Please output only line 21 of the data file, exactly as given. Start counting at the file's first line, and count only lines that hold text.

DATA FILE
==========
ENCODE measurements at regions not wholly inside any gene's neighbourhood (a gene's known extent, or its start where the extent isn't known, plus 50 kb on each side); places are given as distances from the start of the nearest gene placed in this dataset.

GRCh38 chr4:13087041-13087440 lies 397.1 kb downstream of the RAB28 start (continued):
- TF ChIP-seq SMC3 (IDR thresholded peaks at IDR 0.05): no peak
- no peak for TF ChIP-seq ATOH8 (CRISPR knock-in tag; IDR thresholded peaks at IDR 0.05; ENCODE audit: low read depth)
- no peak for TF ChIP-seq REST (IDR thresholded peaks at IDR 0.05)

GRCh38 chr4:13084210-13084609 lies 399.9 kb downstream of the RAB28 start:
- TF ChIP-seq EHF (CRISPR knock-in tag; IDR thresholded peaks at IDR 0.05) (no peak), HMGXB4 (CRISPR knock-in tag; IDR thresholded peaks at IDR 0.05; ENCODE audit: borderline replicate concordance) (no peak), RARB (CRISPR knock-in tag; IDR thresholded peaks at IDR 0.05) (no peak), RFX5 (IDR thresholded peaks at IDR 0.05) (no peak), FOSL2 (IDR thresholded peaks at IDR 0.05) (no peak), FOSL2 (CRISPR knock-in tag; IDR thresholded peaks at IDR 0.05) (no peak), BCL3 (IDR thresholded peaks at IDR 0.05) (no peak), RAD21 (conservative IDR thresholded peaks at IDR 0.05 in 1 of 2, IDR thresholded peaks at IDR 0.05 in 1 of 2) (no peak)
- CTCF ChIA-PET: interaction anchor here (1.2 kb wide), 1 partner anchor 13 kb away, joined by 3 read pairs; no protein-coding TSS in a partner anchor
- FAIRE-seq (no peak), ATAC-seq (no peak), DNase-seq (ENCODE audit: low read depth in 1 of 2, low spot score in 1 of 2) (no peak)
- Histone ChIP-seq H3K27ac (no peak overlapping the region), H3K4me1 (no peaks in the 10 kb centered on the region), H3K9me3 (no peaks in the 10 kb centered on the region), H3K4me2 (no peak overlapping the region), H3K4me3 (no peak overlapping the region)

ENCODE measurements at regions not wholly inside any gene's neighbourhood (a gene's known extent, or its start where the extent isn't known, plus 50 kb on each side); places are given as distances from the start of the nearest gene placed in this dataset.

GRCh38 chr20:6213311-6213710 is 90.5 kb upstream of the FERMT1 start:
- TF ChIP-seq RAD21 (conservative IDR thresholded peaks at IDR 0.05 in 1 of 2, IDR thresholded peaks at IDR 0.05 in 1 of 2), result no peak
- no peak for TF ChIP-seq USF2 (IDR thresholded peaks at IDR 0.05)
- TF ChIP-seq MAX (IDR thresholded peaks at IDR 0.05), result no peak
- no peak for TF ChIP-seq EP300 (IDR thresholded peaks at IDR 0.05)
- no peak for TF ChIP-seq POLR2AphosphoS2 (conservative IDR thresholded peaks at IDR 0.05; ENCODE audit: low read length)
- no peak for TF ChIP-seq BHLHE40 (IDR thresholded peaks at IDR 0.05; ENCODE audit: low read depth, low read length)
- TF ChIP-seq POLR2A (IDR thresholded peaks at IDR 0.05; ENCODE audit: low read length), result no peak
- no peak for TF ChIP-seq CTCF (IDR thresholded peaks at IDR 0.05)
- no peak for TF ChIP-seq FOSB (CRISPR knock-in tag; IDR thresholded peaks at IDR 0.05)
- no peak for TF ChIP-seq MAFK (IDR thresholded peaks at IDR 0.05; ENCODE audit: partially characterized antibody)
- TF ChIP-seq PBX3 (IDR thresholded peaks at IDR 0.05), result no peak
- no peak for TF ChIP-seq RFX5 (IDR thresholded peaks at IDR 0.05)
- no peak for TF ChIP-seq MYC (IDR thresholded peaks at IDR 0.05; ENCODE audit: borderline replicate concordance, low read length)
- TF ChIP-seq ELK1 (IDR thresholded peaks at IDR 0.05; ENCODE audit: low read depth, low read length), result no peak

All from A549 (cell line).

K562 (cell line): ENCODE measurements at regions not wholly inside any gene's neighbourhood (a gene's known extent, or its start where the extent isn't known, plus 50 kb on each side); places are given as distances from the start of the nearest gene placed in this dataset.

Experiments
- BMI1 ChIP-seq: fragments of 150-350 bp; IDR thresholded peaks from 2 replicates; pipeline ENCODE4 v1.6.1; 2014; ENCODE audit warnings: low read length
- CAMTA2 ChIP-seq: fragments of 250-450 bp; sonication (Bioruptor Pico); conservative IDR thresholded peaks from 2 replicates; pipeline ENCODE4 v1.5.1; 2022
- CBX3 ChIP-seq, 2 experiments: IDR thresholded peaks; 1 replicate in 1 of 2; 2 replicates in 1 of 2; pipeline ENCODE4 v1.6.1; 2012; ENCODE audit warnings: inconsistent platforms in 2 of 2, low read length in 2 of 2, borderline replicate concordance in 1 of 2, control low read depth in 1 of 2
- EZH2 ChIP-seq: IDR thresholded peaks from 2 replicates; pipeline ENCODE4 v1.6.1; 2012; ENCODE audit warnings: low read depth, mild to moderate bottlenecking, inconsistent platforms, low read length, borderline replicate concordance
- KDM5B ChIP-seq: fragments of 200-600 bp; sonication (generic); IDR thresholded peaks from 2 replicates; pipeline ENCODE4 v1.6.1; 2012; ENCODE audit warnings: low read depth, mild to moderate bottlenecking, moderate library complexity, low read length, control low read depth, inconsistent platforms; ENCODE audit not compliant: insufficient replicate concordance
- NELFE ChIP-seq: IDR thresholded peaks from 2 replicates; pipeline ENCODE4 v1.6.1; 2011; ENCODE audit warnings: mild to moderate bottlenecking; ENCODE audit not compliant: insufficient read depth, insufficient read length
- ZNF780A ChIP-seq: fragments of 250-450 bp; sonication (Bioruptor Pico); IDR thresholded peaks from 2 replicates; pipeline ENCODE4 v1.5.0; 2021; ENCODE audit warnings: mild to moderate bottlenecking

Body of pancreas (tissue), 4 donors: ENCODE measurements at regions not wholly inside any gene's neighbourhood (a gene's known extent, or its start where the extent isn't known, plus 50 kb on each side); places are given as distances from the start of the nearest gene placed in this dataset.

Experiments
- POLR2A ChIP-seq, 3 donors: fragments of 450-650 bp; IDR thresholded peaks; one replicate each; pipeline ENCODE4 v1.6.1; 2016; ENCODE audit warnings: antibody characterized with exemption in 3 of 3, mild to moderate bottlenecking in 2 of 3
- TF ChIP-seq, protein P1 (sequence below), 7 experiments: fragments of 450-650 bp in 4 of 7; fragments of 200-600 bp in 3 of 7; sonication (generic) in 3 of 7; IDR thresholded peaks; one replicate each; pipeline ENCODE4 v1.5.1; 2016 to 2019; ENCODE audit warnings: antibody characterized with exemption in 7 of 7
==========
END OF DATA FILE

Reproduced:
- no peak for TF ChIP-seq FOSB (CRISPR knock-in tag; IDR thresholded peaks at IDR 0.05)